¡Sí Se Puede! Hispanic Heritage Month Spotlight on César Chávez & the UFW
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FBI Surveillance of César Chávez: File #100-444762, Section 6 (Part 1)

Title: FBI Surveillance of César Chávez: File #100-444762, Section 6 (Part 1)
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The primary source document described below, which can be viewed by clicking the thumbnail at right, is part of a 1,434-page file on César Chávez and the farmworker movement compiled by the Federal Bureau of Investigation (FBI) between 1965 and 1973. The FBI's surveillance of Chávez, which paralleled larger efforts to prove that protest groups of the civil rights era had been infiltrated by subversive influences, was unable to uncover any evidence of communism or corruption in the activities of Chávez and his followers.

The FBI's dossier on
Chávez was obtained under the Freedom of Information Act (FOIA), which contains provisions that allowed the FBI to withhold portions of the documents from public view. Indeed, many parts—and in some cases, entire pages—have been excised from the files. Nevertheless, the collection provides a compelling window into the efforts of the farmworker movement, as well as the values and methods of the FBI itself.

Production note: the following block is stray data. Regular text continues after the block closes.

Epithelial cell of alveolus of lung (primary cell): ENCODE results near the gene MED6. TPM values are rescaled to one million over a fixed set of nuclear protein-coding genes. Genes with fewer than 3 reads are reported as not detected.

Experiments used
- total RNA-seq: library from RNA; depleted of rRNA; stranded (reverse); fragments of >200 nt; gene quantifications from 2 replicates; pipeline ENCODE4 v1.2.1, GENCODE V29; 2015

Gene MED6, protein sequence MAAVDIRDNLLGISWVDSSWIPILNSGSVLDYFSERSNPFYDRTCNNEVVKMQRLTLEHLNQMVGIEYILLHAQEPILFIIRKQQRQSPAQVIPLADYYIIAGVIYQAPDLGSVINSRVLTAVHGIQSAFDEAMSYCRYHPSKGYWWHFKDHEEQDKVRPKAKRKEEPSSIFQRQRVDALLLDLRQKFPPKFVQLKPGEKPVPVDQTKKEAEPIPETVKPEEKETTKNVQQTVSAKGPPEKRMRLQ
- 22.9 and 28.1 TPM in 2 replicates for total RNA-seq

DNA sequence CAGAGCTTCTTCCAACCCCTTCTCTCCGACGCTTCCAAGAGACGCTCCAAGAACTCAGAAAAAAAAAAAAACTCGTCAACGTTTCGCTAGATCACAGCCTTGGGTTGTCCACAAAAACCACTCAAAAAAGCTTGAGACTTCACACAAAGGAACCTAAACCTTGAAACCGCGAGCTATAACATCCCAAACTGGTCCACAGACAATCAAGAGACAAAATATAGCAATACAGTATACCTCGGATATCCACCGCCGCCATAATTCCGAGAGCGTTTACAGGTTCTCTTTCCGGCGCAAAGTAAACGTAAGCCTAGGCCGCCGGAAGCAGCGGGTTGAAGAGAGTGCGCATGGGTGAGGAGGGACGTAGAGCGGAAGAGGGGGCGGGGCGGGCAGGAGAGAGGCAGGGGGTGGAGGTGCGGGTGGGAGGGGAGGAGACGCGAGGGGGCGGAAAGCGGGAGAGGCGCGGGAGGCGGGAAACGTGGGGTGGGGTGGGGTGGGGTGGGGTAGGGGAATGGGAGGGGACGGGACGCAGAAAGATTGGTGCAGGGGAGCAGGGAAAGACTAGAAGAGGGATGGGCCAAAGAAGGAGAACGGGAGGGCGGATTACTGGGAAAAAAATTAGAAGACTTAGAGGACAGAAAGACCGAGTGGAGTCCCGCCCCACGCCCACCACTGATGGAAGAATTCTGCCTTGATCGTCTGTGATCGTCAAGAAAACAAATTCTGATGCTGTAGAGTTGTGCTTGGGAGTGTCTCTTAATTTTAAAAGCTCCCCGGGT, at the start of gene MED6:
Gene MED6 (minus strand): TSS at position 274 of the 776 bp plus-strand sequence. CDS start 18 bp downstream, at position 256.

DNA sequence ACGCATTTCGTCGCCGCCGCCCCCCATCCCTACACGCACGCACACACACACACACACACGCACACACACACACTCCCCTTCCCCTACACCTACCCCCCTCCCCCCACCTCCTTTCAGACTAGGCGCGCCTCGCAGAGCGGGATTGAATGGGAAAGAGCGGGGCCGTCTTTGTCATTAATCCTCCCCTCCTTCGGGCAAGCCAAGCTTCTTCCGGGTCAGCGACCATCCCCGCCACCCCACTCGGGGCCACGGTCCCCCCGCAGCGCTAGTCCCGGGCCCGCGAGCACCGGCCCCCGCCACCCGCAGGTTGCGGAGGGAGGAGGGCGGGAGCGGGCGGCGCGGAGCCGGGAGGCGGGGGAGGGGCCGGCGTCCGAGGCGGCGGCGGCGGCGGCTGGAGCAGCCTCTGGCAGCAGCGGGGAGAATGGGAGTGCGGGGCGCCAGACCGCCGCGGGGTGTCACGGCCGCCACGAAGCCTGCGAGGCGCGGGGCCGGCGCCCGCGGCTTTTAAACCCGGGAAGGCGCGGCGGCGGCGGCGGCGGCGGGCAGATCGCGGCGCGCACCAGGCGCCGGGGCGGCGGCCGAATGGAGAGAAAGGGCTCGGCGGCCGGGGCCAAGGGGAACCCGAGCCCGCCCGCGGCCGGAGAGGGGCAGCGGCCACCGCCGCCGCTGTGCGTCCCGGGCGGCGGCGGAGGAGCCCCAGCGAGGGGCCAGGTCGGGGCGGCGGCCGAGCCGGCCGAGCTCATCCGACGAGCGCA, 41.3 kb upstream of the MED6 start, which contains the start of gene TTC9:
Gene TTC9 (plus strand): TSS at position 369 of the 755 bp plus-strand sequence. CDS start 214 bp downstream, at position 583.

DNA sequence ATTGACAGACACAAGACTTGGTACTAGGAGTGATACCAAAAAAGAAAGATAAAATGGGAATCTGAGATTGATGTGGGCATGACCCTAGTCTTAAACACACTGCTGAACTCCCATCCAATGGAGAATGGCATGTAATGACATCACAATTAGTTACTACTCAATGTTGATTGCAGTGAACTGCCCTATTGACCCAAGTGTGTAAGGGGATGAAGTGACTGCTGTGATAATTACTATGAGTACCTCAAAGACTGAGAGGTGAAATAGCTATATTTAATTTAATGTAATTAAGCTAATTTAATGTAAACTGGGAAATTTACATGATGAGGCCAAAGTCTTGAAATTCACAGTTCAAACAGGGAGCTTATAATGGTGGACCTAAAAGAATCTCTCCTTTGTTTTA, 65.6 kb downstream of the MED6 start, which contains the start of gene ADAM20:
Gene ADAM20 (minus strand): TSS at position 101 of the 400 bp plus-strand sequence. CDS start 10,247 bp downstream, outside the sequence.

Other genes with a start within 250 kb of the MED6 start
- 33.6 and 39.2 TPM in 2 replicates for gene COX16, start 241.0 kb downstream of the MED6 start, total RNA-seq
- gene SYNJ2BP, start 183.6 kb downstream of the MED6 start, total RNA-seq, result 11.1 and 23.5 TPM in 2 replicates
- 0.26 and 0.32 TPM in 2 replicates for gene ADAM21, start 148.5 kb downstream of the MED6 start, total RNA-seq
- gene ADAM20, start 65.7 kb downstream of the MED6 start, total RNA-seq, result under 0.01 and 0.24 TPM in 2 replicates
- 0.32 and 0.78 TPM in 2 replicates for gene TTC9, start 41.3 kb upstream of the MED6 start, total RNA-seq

In this series of memos from early January 1971, the FBI's field office in Pittsburgh reports on a demonstration sponsored by the United Farm Workers Organizing Committee (UFWOC) at the Pittsburgh federal building in response to the U.S. Army's purchase of boycotted lettuce for the consumption of military personnel.

According to a memo dated January 12, a confidential source stated that a demonstration comprising of approximately 15 individuals occurred on that date and that the protest was held at the federal building because the U.S. Army maintained offices there. The source relayed that the demonstration was carried out in a peaceful manner but also noted that among the participants was a member of the Communist Party of Western Pennsylvania.

A subsequent memo dated January 8 contains advance information on the January 12 demonstration. It also notes that the Pittsburgh police department was aware of the event and that the information was given to U.S. Army intelligence and the U.S. Secret Service, among other agencies.
 

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